Hosting and URLs
Student Organization websites should be hosted in the orgs.law.harvard.edu domain. Student Journals are allowed to use a customized URL. The current content management system is WordPress.
The approved naming convention for student-run organization web sites, services and pages is orgs.law.harvard.edu/NAME. This format preserves and reinforces the HLS brand identity and is well established across the web, and encourages good content management, usability and accessibility practices.
All student run sites are hosted by HLS (through WPEngine) at no charge.
Blogs are to be a part of the website of the affiliated Student Organization or Journal, and created within their existing domain.
Any website created by a Harvard Law School student organization outside of the designated server will be issued a termination request by Harvard Office of General Counsel.
Affiliation and Disclaimer
The appearance or design of a Harvard Law School affiliated web page should not create confusion that a reasonable person viewing that page would believe that it is an HLS website, or is otherwise sponsored or endorsed or created on authority of an HLS department or administrative unit.
All Student Organization websites must visibly display its affiliation with the school by stating that it is “a student-run organization at [your school’s name]” or “an officially recognized student-run organization of [your school’s name]” (or something similar to these). This identity tagline must be placed in a prominent location on the main page of the website (typically in conjunction with the student organization’s name) and in a font size comparable to other fonts being used on the website. In addition, the website’s main page shall also state: “The [your school’s] name and/or shield are trademarks of the President and Fellows of Harvard College and are used by permission of Harvard University.”
Journals must adhere to the guidelines put forth by the Trademark Office. Any changes to their visual branding (such as logos) must go through an approval process. (Get protocols from Allison Patenaude)
Members of your audience with visual impairments use adaptive software programs to navigate the internet, including screen reader software. The following guidelines will help ensure that the information you put on WordPress will be accessible to all:
Avoid images that have text or logos. Screen readers cannot read text that is embedded in an image. If the event has a poster, instead of uploading the poster, use the background image of the poster as the image.
If you must use text in an image, make sure to include the complete text in the “alternate text” field.
Avoid images with text on them. If you must use text in an image, make sure to include the complete text in the “alternate text” field.
Alternate text should be brief, but informative to someone who cannot see the image itself, and describe the relevance to the image in relation to the text. If an image is decorative and does not serve to illustrate the text, that should be noted here as well.
It is better to embed hyperlinks than to write out the full website address. For example Office of Community Engagement, Equity, and Belonging is preferable to https://hls.harvard.edu/dept/ceeb/.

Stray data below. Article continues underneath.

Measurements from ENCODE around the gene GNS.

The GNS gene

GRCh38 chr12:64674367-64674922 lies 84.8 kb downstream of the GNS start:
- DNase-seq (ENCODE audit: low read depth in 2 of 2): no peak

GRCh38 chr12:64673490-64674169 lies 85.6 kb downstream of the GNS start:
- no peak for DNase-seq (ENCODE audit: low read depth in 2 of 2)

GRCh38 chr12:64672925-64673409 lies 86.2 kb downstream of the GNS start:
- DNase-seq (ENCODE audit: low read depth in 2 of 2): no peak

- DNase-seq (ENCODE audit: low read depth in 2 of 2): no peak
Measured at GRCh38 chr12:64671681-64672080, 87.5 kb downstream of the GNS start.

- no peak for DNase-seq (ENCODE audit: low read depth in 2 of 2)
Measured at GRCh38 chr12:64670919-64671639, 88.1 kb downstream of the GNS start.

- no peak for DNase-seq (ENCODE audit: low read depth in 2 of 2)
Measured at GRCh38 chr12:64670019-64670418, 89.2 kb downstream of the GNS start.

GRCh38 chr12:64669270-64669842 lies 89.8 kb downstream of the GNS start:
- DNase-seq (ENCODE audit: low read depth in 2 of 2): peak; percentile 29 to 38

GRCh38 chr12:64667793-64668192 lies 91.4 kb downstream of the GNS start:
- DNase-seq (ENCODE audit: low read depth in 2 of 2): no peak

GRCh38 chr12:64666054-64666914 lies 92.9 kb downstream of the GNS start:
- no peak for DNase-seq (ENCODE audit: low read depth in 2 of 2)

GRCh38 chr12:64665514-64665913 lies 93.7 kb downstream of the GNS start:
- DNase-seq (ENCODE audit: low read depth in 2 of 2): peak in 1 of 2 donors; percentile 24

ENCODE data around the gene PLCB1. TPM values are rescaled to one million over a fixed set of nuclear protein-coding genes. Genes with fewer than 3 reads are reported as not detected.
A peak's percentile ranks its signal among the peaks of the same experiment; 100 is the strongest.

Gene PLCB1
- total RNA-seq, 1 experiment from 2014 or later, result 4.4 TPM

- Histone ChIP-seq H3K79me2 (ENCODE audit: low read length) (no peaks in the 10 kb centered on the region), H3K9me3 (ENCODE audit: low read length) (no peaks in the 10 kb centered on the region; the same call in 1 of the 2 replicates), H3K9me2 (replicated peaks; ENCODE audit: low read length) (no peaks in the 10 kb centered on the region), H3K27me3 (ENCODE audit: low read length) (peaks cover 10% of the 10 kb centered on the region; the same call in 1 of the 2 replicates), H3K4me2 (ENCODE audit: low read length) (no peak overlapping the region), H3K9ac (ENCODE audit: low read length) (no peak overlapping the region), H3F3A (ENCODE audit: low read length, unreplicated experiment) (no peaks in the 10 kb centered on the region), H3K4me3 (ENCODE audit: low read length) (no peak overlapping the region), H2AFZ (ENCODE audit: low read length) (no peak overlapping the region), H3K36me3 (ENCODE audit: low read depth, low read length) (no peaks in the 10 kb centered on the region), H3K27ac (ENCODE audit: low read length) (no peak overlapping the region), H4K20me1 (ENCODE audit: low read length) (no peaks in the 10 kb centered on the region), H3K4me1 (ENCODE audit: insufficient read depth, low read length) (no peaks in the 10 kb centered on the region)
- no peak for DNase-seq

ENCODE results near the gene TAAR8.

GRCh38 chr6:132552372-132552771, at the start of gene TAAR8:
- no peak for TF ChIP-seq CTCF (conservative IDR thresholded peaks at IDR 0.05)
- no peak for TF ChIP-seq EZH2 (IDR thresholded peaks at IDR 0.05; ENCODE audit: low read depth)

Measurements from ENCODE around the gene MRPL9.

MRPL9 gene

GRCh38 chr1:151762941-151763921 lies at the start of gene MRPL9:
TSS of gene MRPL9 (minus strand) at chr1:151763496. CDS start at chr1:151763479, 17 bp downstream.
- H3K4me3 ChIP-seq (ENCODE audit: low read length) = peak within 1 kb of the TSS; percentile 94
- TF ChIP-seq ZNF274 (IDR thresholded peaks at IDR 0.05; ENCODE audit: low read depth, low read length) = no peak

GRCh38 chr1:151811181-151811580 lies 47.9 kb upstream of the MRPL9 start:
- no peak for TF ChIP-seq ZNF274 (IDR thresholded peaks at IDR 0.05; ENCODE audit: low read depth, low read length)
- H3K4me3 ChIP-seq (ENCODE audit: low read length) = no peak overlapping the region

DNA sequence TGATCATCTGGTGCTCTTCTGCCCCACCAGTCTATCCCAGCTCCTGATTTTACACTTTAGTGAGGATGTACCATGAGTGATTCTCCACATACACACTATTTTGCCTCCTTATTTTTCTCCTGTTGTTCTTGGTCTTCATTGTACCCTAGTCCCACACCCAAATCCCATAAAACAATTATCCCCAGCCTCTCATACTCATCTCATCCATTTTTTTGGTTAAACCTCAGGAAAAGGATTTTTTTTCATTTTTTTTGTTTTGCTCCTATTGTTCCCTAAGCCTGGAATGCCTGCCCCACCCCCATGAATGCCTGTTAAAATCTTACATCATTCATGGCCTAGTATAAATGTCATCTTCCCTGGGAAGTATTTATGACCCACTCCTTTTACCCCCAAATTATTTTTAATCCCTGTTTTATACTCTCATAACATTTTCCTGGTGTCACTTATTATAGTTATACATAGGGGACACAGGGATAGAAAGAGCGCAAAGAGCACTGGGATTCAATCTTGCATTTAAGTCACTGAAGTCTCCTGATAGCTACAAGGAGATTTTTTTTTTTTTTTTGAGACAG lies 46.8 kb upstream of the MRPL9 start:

Assign your headings correctly, and be sure they are nested appropriately. For example, any “Heading 2” items should be nested under a “Heading 1” category. Do not assign heading tags to text for aesthetic reasons- the headings dictate how a screen reader parses your web page.
While student run websites are exempt from strict compliance to the Harvard Digital Accessibility Policy, it is best practice as a representative of Harvard University to adhere to it as closely as you are able. If you have any questions regarding accessibility, contact CEEB (firstname.lastname@example.org).
Only use images, videos and audio on your website that are advertised as free for public use. This includes Creative Commons licensed and public domain material. Unsplash, Wikimedia Commons and Canva are good resources for free stock photos.
If you are looking for stock photos of Harvard Law School related content, you may contact email@example.com for photos related to your topic.
If you are using stock photos on your website, you must credit the image source in your post or on the page that features the image- even if the website you obtained the photo from doesn’t explicitly require it- for the purposes of consistency and best practices.
You may not include any copyrighted material on posts or blogs without explicit written permission from the original creator- for example, excerpts from published works or quotations. If you have express permissions and/or the material is in the public domain, it can be included in the blog with appropriate citation or attribution.
Official web pages must be kept up to date. Out-of-date information should be removed and new information added on a regular basis.
Web sites that contain out-of-date information will be requested to make the necessary corrections by the Office of Community Engagement, Equity, and Belonging. Web sites failing to comply following such request will be edited, unlinked from official HLS pages, or deleted.
Student organization websites should contain at minimum, the following information: Names and class years of current student organization leadership, a description of the organization, and contact information.
All content managers will have their access revoked upon graduation, or when they leave HLS.